Table 8 summarizes the results of an evaluation of drivers’ feelings of disturbance while driving. Larger values in the table indicate fewer disturbances. As is evident from the table, some patterns of the combined use of multiple visual content components has some neutral and negative evaluations. From the perspective of disturbance, providing too much variety of visual content can possibly have a negative effect. The combined use of visual content pertaining to detected traffic participants and planned path (D + P) was positively evaluated compared to other combined uses.
Table 8

Evaluation results of feeling disturbance while driving

4.8 Feeling of Benefit from Use of Single Visual Content

To examine the benefits felt by participants in detail, we asked questions regarding three benefits of the system: avoiding danger, reduction in the number of traffic accidents, and decrease in driving workload. Avoiding dangers and reducing the number of traffic accidents are the actual purposes of the proactive collision avoidance system, whereas decreasing driving workload is not an intended purpose.

Table 9 summarizes the results of evaluating drivers’ perceptions of benefits of being provided with a single visual content component. As in the results presented above, larger values indicate better benefit perception. Regarding benefits of avoiding dangers and reducing the number of traffic accidents, all participants answered positively to varying degrees.
Table 9

Evaluation results of perceived benefits by only one visual content component

Regarding the benefit of decreasing driving workload, we found relatively numerous negative evaluations, although this benefit was not our intended purpose. The participants who answered negatively may have considered the provided visual content as additional mental workload. On the contrary, the participants who answered positively may have perceived the benefit of decreasing driving workload as an indirect result of the other benefits.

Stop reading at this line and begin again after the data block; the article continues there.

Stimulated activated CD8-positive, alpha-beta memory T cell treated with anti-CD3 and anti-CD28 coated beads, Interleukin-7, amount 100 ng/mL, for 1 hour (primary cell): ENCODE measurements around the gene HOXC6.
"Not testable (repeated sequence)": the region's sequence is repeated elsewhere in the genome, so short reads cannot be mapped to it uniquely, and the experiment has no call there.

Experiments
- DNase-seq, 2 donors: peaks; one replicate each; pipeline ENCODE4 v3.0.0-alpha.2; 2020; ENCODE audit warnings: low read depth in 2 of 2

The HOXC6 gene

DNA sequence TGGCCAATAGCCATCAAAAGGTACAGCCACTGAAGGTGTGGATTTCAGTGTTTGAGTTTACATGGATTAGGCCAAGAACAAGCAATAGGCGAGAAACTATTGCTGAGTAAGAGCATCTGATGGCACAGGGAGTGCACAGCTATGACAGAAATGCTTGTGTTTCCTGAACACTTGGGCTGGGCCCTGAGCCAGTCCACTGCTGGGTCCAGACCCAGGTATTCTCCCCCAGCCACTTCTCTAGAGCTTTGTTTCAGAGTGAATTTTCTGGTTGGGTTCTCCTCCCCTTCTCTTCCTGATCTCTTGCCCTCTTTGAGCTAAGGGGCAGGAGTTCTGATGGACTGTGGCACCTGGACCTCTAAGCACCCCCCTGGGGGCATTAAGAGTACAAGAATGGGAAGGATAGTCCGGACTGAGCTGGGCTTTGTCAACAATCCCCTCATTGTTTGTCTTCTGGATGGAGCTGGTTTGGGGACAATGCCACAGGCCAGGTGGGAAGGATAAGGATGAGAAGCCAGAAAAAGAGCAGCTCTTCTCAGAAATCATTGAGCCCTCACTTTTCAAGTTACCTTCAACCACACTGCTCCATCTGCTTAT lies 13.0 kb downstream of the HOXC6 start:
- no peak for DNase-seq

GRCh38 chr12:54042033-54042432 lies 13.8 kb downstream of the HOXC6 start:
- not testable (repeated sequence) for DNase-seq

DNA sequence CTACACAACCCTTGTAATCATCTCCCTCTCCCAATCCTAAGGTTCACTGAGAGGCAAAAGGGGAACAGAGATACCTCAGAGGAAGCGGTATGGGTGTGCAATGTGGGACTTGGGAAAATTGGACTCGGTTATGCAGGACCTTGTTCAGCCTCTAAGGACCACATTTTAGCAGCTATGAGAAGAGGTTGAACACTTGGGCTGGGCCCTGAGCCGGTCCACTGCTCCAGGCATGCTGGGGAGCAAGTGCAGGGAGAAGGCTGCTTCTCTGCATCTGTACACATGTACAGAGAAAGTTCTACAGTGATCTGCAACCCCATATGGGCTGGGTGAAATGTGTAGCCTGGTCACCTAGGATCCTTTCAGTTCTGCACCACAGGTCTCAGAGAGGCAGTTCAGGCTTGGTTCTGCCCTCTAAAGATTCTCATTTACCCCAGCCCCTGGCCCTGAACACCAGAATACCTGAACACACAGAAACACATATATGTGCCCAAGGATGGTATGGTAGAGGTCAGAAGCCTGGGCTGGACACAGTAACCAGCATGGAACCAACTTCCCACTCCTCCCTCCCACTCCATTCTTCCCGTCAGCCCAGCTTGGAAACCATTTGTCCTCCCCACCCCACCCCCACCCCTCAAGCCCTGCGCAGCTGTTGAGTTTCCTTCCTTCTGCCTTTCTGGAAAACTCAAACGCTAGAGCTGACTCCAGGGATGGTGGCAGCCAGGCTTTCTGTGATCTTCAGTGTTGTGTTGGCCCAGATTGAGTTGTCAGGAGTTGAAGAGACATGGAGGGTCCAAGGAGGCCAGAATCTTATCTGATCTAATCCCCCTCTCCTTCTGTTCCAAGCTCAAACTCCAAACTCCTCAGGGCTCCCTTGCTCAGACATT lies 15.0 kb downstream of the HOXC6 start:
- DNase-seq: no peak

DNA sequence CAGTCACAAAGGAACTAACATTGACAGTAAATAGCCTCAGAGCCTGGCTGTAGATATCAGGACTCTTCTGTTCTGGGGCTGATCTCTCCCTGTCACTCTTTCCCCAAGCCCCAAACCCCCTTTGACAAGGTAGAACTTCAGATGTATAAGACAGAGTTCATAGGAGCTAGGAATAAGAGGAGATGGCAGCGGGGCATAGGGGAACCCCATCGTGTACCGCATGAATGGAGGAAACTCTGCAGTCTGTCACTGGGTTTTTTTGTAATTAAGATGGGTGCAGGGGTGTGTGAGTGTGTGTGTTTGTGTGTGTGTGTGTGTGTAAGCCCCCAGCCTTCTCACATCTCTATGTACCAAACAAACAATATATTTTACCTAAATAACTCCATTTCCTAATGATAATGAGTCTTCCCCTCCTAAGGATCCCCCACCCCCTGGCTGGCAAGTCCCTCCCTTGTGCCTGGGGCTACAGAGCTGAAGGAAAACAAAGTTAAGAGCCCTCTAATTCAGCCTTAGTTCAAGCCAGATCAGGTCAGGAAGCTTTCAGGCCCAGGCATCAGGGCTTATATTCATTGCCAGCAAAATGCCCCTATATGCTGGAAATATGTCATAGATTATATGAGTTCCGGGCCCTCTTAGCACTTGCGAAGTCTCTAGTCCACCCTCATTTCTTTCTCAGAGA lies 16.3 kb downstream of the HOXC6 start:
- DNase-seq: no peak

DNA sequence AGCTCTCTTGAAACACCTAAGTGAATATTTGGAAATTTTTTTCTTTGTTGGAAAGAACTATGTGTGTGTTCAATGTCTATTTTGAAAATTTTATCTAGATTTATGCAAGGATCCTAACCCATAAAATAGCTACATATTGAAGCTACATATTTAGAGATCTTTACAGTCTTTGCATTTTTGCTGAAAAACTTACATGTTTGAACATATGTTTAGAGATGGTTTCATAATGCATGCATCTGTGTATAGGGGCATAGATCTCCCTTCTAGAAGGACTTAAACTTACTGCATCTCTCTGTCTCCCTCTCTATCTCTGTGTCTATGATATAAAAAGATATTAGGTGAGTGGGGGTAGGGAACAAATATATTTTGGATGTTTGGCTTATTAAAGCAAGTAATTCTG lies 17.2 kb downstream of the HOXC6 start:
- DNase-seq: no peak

4.9 Feeling of Benefits from Multiple Visual Content Components

Table 10 summarizes the results of evaluating participants’ perceptions of benefits provided with multiple visual content components. In contrast to the single visual content component results, participant 4 answered negatively for some conditions. Because he answered negatively for the perceptions of the meaning of multiple visual content components, not perceiving the meaning may be the reason for him not feeling the benefits. From the viewpoint of benefit perception, we confirmed the need to improve the implementation of visual content. On this point, given that the combined use of visual content about detected traffic participants and planned path (D + P) was positively evaluated compared to other combined uses, modifying this combined use can allow for enhancing users’ perception of the benefits.
Table 10

Evaluation results of perceived benefits by multiple visual content components

Regarding benefits of decreasing driving workload, some participants provided negative evaluations, similar to the results for only one visual content component.

4.10 Comparison of Feeling of Trust among Visual Content

Table 11 summarizes the results of evaluating participants’ feelings of trust in the system. Larger values indicate better trust. As is evident from the table, although many participants answered positively, some participants answered neutrally and negatively. Regarding participant 4, because he answered negatively only for the combined use of multiple visual content components, not perceiving the meaning of the provided visual content may be the reason for negative evaluations of feeling trust. Participant 7 commented that the uncertainty of vehicle locomotion made him distrust the system. On the basis of his evaluation results and comments, he may have preferred a simple provision of the visual content of the planned path. Concerning these points, we need to modify the implementation of the combined use of multiple visual content components.
Table 11

Evaluation results of feeling trust in the system

4.11 Reduction of Perceived Strangeness by the Provision of Visual Content